# unset OPENSSL_ia32cap
    # openssl speed -elapsed -evp aes-256-ecb
    You have chosen to measure elapsed time instead of user CPU time.
    Doing aes-256-ecb for 3s on 16 size blocks: 52718022 aes-256-ecb's in 3.00s
    Doing aes-256-ecb for 3s on 64 size blocks: 46909311 aes-256-ecb's in 3.00s
    Doing aes-256-ecb for 3s on 256 size blocks: 17730992 aes-256-ecb's in 3.00s
    Doing aes-256-ecb for 3s on 1024 size blocks: 4871118 aes-256-ecb's in 3.00s
    Doing aes-256-ecb for 3s on 8192 size blocks: 636955 aes-256-ecb's in 3.00s
    OpenSSL 1.0.2k-fips  26 Jan 2017
    built on: reproducible build, date unspecified
    options:bn(64,64) md2(int) rc4(8x,int) des(idx,cisc,16,int) aes(partial) idea(int) blowfish(idx) 
    compiler: gcc -I. -I.. -I../include  -fPIC -DOPENSSL_PIC -DZLIB -DOPENSSL_THREADS -D_REENTRANT -DDSO_DLFCN -DHAVE_DLFCN_H -DKRB5_MIT -m64 -DL_ENDIAN -Wall -O2 -g -pipe -Wall -Wp,-D_FORTIFY_SOURCE=2 -fexceptions -fstack-protector-strong --param=ssp-buffer-size=4 -grecord-gcc-switches   -m64 -mtune=generic -Wa,--noexecstack -DPURIFY -DOPENSSL_IA32_SSE2 -DOPENSSL_BN_ASM_MONT -DOPENSSL_BN_ASM_MONT5 -DOPENSSL_BN_ASM_GF2m -DRC4_ASM -DSHA1_ASM -DSHA256_ASM -DSHA512_ASM -DMD5_ASM -DAES_ASM -DVPAES_ASM -DBSAES_ASM -DWHIRLPOOL_ASM -DGHASH_ASM -DECP_NISTZ256_ASM
    The 'numbers' are in 1000s of bytes per second processed.
    type             16 bytes     64 bytes    256 bytes   1024 bytes   8192 bytes
    aes-256-ecb     281162.78k  1000731.97k  1513044.65k  1662674.94k  1739311.79k
    
     
    #54
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  15. nthu9280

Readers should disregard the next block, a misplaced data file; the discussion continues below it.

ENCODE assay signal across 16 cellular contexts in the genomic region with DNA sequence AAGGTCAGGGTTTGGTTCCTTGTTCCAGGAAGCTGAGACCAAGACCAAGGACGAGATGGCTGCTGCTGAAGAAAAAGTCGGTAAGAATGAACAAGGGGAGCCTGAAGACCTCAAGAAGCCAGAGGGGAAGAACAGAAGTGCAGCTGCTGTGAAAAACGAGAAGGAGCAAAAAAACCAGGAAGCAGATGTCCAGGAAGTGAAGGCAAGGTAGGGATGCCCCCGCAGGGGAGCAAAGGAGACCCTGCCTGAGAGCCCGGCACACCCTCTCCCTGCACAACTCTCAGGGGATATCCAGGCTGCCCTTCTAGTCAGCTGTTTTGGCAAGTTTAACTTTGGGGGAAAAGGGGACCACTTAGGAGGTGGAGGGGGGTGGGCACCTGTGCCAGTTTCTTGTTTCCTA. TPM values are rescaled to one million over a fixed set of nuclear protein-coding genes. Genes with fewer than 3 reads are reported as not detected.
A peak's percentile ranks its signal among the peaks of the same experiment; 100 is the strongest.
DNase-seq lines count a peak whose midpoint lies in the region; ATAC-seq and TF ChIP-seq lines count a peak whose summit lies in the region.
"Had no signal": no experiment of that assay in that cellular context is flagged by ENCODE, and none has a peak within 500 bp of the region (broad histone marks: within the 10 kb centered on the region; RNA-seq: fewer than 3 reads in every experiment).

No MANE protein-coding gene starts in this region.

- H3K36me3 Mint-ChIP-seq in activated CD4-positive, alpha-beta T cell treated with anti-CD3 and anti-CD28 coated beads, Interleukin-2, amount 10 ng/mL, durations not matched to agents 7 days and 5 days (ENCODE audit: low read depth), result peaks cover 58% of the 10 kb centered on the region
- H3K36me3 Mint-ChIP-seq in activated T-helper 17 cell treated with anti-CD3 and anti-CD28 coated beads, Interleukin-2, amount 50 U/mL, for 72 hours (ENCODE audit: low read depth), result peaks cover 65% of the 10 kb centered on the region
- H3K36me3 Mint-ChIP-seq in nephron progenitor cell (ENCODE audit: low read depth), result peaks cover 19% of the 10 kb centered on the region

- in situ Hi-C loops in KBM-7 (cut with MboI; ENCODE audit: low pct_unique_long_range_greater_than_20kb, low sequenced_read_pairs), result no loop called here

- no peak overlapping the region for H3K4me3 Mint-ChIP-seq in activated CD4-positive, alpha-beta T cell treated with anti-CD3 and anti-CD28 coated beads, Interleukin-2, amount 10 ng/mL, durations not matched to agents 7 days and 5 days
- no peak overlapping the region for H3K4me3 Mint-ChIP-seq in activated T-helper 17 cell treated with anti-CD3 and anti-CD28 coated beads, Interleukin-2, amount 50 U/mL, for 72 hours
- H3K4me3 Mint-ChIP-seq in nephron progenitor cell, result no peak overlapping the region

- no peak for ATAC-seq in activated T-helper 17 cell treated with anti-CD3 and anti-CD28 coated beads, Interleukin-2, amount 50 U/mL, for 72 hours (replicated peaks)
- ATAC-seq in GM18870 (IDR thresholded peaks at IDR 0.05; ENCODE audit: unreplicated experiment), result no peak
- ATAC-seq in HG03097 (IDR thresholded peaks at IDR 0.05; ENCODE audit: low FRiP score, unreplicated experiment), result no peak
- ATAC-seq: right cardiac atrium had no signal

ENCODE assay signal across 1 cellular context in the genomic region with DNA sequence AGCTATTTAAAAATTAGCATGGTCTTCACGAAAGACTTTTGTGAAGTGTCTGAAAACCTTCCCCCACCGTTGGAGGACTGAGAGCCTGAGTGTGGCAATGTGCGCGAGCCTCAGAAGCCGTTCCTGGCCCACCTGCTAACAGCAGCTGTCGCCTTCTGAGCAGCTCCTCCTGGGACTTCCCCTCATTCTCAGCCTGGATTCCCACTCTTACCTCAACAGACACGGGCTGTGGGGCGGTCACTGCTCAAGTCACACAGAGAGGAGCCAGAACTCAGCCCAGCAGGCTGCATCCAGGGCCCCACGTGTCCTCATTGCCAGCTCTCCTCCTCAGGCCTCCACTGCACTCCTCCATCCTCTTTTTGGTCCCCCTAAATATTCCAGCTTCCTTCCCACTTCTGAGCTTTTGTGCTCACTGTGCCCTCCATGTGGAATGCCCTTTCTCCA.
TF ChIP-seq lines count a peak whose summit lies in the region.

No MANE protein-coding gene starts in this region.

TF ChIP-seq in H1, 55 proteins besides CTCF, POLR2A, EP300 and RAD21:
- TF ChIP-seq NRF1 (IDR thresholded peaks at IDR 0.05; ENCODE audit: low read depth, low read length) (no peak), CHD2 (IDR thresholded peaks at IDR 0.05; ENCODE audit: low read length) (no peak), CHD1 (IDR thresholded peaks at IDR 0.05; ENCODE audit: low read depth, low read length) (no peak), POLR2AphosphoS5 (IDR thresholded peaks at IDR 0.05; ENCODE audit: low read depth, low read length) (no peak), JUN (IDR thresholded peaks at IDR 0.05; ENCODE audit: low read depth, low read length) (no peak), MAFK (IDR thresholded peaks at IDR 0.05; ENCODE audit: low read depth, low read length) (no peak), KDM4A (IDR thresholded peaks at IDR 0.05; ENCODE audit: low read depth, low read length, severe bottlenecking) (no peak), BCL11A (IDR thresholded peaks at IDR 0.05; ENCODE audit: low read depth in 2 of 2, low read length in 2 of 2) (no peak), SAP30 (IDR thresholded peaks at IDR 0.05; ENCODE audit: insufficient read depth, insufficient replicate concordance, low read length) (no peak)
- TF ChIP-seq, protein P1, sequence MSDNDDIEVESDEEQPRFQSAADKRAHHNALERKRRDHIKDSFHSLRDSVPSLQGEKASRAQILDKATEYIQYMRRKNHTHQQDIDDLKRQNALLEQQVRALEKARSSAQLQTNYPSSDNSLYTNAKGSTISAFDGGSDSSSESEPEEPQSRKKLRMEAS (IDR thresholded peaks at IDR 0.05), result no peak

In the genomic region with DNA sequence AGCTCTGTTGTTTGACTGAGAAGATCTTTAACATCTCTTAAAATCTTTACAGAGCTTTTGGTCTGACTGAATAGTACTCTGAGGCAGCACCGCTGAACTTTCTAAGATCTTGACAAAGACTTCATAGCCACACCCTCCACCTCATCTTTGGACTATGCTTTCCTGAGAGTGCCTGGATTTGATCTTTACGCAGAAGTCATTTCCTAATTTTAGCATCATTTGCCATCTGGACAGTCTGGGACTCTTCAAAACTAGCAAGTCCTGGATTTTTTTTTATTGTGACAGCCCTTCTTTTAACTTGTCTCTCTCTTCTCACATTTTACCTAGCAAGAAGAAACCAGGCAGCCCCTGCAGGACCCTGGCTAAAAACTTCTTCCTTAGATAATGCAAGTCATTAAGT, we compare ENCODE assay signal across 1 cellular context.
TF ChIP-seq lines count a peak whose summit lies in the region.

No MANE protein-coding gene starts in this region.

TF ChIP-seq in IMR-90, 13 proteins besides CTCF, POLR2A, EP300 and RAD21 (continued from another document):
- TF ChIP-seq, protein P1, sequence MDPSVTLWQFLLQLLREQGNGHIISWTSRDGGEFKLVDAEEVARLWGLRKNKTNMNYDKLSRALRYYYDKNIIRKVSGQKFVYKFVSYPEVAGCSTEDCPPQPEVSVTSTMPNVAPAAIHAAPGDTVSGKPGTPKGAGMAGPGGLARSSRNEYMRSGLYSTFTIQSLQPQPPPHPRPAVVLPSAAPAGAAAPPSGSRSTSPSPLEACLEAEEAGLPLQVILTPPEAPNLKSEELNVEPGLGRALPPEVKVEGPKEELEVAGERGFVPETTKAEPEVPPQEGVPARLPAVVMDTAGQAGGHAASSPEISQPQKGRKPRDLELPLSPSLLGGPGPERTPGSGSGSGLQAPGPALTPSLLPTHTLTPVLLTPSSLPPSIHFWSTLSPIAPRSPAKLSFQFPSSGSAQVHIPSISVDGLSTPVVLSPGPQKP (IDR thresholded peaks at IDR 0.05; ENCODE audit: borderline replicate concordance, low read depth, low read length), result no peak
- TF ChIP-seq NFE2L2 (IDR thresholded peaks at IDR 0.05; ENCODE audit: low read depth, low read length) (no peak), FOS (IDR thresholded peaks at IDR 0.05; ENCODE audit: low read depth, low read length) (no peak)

nthu9280 Well-Known Member

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    Is my understanding of the numbers right?
    it's about 281M Bytes/s *8 ~ 2.24gbps?
    IIRC, my pfSense metrics were lot lower.

    If you have OpenVPN package installed on your Linux, can you measure test-crypto performance? These was even lower than openssl speed.

    OpenVPN - estimate performance via OpenVPN
     
    #55
  16. BLinux

    BLinux cat lover server enthusiast

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    Ok, so if I follow that methodology:

    With AES-NI:
    Code:
    # time openvpn --test-crypto --secret /tmp/secret --verb 0 --tun-mtu 20000 --cipher aes-256-cbc
    Wed Jul 25 10:55:51 2018 disabling NCP mode (--ncp-disable) because not in P2MP client or server mode
    real    0m14.717s
    user    0m14.682s
    sys    0m0.025s
    # echo "3200 / 14.717" | bc
    217
    
    So i guess that means about 217Mbps?

    Now, disable AES-NI in openssl:
    Code:
    # export OPENSSL_ia32cap="~0x200000200000000"
    # time openvpn --test-crypto --secret /tmp/secret --verb 0 --tun-mtu 20000 --cipher aes-256-cbc
    Wed Jul 25 10:57:29 2018 disabling NCP mode (--ncp-disable) because not in P2MP client or server mode
    real    0m19.614s
    user    0m19.529s
    sys    0m0.071s
    # echo "3200 / 19.614" | bc
    163
    
    So that's about 163Mbps without AES-NI? It would almost seem like AES-NI doesn't really help OpenVPN that much, there's a lot of other stuff it must be doing?

    Just to be sure, enable AES-NI again:
    Code: